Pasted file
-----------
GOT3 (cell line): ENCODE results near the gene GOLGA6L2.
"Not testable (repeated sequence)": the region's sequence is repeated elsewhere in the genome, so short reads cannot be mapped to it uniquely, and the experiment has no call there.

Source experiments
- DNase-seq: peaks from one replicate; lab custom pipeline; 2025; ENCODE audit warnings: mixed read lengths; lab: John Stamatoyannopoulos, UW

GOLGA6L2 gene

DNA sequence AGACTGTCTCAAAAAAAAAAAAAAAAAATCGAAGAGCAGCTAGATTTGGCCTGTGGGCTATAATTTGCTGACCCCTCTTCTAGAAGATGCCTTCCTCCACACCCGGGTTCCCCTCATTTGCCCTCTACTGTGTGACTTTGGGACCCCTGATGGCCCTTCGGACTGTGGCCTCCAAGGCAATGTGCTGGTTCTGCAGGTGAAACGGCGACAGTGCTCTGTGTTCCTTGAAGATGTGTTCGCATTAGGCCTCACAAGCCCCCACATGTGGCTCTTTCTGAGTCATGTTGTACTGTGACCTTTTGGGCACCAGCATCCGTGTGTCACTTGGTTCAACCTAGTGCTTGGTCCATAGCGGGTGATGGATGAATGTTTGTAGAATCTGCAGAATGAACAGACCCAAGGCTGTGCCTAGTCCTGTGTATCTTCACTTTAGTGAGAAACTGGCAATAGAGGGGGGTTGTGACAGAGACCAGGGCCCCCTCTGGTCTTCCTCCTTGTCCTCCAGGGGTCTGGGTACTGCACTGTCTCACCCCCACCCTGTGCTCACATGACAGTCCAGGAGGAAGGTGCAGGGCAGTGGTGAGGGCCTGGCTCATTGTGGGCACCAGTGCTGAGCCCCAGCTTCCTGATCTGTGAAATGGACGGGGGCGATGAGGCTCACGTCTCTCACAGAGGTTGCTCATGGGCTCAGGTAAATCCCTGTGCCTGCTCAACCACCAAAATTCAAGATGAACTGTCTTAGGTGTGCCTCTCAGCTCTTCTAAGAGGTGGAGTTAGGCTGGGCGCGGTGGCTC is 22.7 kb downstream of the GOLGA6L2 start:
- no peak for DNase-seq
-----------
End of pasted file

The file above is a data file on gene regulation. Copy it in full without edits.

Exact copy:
GOT3 (cell line): ENCODE results near the gene GOLGA6L2.
"Not testable (repeated sequence)": the region's sequence is repeated elsewhere in the genome, so short reads cannot be mapped to it uniquely, and the experiment has no call there.

Source experiments
- DNase-seq: peaks from one replicate; lab custom pipeline; 2025; ENCODE audit warnings: mixed read lengths; lab: John Stamatoyannopoulos, UW

GOLGA6L2 gene

DNA sequence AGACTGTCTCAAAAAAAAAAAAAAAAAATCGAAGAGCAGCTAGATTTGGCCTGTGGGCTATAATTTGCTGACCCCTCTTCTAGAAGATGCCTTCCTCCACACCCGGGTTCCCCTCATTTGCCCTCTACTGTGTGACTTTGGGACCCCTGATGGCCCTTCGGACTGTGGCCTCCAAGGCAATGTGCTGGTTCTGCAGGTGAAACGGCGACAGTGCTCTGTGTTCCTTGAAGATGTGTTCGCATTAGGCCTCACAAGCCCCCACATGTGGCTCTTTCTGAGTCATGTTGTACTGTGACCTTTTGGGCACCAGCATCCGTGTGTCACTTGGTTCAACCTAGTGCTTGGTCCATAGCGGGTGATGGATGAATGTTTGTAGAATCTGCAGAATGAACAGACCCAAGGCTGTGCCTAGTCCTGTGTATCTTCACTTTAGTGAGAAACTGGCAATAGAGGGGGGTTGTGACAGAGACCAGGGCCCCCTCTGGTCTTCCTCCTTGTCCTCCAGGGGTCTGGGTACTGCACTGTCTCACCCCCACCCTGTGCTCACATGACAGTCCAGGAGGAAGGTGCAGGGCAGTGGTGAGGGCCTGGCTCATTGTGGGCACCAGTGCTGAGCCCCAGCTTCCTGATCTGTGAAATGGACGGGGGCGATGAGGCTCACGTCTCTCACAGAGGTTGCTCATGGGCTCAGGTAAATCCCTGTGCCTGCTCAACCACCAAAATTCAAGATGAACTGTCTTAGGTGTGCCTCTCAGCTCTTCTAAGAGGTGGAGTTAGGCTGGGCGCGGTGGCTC is 22.7 kb downstream of the GOLGA6L2 start:
- no peak for DNase-seq